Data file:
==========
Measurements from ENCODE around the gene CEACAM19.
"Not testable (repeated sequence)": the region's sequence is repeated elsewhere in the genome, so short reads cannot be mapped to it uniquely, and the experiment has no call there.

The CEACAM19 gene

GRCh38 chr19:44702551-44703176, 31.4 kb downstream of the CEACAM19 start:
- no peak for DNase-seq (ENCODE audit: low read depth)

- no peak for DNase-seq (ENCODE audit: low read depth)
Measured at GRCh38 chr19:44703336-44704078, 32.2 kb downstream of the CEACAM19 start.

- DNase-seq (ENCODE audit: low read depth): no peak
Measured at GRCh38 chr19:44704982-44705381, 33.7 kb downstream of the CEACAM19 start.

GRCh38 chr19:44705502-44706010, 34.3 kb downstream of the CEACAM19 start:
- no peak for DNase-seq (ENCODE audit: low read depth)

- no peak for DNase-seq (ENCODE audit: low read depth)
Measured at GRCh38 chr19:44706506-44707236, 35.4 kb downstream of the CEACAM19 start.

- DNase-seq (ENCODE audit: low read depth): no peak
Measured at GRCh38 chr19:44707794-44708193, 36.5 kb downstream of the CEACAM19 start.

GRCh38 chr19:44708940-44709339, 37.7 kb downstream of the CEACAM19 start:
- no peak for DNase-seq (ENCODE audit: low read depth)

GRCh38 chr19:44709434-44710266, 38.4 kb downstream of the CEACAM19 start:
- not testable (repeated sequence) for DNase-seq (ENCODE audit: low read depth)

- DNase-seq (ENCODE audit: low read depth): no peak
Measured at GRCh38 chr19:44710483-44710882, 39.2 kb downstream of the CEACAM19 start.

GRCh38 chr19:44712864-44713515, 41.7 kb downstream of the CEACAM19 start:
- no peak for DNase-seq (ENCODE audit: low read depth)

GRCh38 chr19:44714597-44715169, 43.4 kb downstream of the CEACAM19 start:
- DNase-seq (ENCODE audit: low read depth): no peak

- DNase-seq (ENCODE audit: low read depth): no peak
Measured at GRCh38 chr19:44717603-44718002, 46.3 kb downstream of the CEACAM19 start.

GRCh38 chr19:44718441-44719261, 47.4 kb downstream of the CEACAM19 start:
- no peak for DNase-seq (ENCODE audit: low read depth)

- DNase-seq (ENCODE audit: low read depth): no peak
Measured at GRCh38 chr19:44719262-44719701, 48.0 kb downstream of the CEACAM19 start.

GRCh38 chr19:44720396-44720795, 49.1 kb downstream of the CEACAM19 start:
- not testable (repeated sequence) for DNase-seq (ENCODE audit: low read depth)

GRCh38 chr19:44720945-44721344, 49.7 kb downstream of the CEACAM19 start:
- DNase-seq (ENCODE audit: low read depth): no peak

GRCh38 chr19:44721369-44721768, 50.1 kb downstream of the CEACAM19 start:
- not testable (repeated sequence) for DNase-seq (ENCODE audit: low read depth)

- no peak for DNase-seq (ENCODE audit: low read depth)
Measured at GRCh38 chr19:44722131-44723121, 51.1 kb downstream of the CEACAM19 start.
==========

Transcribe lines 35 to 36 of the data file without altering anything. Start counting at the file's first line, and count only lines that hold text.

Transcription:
- DNase-seq (ENCODE audit: low read depth): no peak

GRCh38 chr19:44721369-44721768, 50.1 kb downstream of the CEACAM19 start: